Four years later, when a default in Russia set off a global storm that Long-Term's models hadn't anticipated, its supposedly safe portfolios imploded. In five weeks, the professors went from mega-rich geniuses to discredited failures. With the firm about to go under, its staggering $100 billion balance sheet threatened to drag down markets around the world. At the eleventh hour, fearing that the financial system of the world was in peril, the Federal Reserve Bank hastily summoned Wall Street's leading banks to underwrite a bailout.
Roger Lowenstein, the bestselling author of Buffett, captures Long-Term's roller-coaster ride in gripping detail. Drawing on confidential internal memos and interviews with dozens of key players, Lowenstein crafts a story that reads like a first-rate thriller from beginning to end. He explains not just how the fund made and lost its money, but what it was about the personalities of Long-Term's partners, the arrogance of their mathematical certainties, and the late-nineties culture of Wall Street that made it all possible.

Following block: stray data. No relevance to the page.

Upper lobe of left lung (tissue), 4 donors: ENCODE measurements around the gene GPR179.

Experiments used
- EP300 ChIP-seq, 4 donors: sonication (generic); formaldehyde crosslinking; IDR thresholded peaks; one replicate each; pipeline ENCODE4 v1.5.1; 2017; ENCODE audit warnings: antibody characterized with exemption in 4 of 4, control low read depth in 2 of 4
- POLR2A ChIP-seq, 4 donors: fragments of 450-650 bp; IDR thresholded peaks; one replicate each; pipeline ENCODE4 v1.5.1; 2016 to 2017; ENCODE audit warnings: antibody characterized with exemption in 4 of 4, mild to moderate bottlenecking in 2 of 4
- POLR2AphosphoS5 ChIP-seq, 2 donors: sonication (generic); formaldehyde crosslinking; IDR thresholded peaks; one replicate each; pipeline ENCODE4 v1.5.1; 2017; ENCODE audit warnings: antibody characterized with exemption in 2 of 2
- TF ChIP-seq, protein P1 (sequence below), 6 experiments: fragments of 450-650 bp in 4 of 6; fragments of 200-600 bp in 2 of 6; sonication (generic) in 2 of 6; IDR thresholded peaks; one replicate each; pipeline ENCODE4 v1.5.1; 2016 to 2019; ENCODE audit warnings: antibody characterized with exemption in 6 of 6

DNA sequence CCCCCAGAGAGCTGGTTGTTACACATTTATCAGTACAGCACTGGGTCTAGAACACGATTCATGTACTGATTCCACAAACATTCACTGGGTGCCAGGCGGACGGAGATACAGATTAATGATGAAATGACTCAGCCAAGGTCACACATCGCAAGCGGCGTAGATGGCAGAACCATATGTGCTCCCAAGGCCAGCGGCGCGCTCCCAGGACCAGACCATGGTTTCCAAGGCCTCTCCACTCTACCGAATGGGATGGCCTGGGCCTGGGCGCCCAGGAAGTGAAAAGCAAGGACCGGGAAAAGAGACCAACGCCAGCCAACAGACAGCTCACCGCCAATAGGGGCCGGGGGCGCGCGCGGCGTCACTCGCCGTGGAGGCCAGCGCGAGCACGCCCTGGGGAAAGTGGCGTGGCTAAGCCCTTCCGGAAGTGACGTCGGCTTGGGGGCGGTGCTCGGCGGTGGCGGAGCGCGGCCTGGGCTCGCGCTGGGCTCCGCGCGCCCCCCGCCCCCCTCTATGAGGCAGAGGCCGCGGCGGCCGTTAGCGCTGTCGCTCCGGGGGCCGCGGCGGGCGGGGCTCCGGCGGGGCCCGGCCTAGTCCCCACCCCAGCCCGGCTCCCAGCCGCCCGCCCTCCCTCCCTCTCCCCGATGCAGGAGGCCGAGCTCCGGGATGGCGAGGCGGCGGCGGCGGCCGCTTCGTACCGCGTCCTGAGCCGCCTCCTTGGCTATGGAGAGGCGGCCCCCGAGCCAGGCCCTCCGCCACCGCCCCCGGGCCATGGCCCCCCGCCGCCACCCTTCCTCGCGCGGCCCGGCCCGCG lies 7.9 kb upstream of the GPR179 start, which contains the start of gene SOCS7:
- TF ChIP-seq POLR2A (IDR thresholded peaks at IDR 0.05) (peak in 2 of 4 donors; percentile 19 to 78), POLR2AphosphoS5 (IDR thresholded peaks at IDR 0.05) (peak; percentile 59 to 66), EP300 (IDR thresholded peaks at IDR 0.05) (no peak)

When Genius Failed is the cautionary financial tale of our time, the gripping saga of what happened when an elite group of investors believed they could actually deconstruct risk and use virtually limitless leverage to create limitless wealth. In Roger Lowenstein's hands, it is a brilliant tale peppered with fast money, vivid characters, and high drama.
- Item Weight : 7.4 ounces
- Paperback : 304 pages
- ISBN-10 : 9780375758256
- ISBN-13 : 978-0375758256
- Product Dimensions : 5.17 x 0.65 x 8 inches
- Publisher : Random House Trade Paperbacks; Reprint Edition (October 9, 2001)
- Language: : English
- ASIN : 0375758259
- Best Sellers Rank: #40,560 in Books (See Top 100 in Books)
- Customer Reviews:
Top reviews from the United States
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The gist of the story is that no amount of financial modelling can overcome a “black swan” event, even though the term “black swan” was not a known term at the time of these events.
Fast forward from 1998 to 2008 and the term “black swan” has become a key piece of “financial lexicon” when considering what unforseen uncertainty might do to the value of financial assets and liabilities.